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Discussion Starter #1
Does anyone have a spec or close measurement of the clearance of the driveshaft and tailshaft?

My tailshaft bushing has collapsed and I want to wedge some rubber in there until I can replace it. I did use a piece of fuel hose, and the two were touching. I cut the hose length wise and it was OK, but it fell out. I got a bigger piece of rubber that doesn't fall out and is 1/4 inch thick and they don't touch, but vibrates when running. From here I can add some washers to the bushing mount on each side, or try different thickness rubber.

Any info appreciated.

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Discussion Starter #2
Since there doesn't seem to be a spec around, could someone who is tinkering around with their Alfetta or GTV6 measure how much air space there is above the mounting shaft of the tailshaft bushing? It would help me know how big a piece of rubber to stuff in there.

Or if you can get your phone in there and snap a picture of it, that would help.

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It’s not clear to me what it is in fact you are asking, so maybe it isn’t clear to others either.
So...speaking of photos...perhaps try posting one yourself?
 

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Discussion Starter #4
Ok. Thanks for letting me know I wasn't clear. I have drawn a quick sketch since I can't get out to the car at this moment. See the diagram on the left of the bushing by itself. The upper gap has collapsed since the rubber on the sides has deteriorated. I need to push in some rubber there to lift up the tail shaft.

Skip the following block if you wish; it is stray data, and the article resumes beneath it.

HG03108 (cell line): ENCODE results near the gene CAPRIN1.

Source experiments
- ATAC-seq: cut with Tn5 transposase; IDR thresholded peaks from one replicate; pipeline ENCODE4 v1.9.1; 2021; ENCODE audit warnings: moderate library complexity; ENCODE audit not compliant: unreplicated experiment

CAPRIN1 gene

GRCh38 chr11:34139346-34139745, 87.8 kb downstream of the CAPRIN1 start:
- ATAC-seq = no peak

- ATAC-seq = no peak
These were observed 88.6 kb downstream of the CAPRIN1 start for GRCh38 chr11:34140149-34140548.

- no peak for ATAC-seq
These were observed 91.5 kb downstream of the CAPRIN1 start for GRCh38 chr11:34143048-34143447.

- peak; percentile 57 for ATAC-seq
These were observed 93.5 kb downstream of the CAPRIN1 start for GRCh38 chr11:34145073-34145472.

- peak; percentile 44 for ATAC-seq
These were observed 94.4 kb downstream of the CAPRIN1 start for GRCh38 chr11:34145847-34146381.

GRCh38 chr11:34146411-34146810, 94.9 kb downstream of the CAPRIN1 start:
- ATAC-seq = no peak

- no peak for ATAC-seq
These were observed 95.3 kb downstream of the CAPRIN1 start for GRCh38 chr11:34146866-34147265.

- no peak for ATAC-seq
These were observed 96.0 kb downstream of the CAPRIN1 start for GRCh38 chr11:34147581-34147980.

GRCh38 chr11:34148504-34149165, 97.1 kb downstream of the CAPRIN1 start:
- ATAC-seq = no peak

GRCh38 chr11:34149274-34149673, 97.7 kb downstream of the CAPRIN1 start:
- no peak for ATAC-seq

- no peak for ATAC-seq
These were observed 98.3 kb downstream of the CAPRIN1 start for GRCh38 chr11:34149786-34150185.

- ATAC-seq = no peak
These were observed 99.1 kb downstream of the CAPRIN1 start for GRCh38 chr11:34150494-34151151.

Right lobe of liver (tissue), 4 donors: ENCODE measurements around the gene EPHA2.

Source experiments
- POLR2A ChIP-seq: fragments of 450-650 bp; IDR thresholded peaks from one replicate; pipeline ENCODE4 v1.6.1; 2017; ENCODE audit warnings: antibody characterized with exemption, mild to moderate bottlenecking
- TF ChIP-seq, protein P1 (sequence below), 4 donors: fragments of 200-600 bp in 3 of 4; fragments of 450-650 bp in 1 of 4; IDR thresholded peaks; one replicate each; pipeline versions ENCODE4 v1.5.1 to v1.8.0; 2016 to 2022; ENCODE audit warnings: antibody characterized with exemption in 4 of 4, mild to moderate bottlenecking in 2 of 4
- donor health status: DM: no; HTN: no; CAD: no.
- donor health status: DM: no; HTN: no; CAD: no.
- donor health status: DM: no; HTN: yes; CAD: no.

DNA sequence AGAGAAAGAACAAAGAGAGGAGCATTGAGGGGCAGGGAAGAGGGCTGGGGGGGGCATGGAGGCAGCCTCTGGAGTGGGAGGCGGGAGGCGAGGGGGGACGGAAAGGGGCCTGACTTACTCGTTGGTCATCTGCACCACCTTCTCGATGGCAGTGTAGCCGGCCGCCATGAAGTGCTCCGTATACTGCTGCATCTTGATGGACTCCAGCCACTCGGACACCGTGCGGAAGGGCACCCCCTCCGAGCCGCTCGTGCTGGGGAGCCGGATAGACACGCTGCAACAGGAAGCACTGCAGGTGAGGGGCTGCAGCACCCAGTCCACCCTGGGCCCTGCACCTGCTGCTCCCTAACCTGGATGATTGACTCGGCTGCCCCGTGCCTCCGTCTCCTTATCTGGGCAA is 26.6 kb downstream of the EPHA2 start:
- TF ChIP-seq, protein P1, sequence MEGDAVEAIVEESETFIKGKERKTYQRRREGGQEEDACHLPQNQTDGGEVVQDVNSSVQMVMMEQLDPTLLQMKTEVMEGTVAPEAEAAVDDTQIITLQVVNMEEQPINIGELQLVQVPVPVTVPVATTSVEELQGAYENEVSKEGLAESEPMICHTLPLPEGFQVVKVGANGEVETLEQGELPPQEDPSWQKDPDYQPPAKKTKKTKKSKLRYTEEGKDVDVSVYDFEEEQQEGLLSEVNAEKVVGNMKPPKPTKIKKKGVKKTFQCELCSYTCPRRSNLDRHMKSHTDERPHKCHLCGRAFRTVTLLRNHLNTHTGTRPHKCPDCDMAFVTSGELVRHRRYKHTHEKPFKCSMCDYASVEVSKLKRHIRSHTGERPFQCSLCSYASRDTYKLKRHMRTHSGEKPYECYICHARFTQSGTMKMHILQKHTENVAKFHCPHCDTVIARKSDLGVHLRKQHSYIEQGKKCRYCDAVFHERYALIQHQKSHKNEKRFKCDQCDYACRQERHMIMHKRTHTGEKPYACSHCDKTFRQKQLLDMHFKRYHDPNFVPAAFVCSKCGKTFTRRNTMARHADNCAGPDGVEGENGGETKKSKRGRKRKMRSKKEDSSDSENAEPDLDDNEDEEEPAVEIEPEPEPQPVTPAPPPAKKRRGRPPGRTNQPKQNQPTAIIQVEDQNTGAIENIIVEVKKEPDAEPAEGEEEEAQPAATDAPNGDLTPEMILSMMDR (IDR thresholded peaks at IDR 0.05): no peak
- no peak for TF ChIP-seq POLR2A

On the right you can see the whole assembly. If I lift up the tail shaft too much, the top edge of the tail shaft can touch the drive shaft. Even with out actually touching the driveshaft, the driveshaft vibrates if it is too high.

So either measurement would help me adjust it.
20200329_001.jpg


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Maybe there is vibration because the bushing is now effectively solid rubber because you stuffed a piece of rubber in the upper slot. Without the open slots, the bushing may no longer have the built-in give and vibration dampening it was designed with. You may have to live with some vibration until you can properly replace the bushing.
 

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Discussion Starter #6
That makes sense. The gaps are there for a reason. I can live with the vibrations if I could be reasonably sure it is aligned correctly. My fear is that if it is out of alignment, I am putting strain on the donuts, shortening their life.
 

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Correct me if I am wrong. When, in good shape, the mount bolt should be centered in the mount when it weighted. The ability to flex should not be discounted..fwiw
 

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What you call a tailshaft is the bell housing, and the rubber bushing is the rear engine mount.
Don't worry about the drive shaft donuts, REPLACE the rear engine mount if it phucked!!
 

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I know I've seen a spec for that distance, but I haven't been able to locate it in the manual. I'll keep trying.
 

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Discussion Starter #10
Correct me if I am wrong. When, in good shape, the mount bolt should be centered in the mount when it weighted.
I think this is an assumption. I was hoping to stay away from assumptions and find a figure.

The ability to flex should not be discounted
This is true, as in my original post I will replace with a new one when I can.

What you call a tailshaft is the bell housing, and the rubber bushing is the rear engine mount.
I do not believe that the bell housing designation applies to our cars as both the clutch and the transmission are in the back. It might have another name, but I don't think it's a bell housing.

REPLACE the rear engine mount if it phucked!!
See previous comments about my replacement plans.

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Discussion Starter #11
Tail housing I believe is the term. It doesn't include a shaft. The other term was stuck in my head for some reason.
 

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The tail housing to driveshaft clearance is 7 mm +/- 1 mm per page 64 of my Autobooks manual.
best of luck
Larry
 
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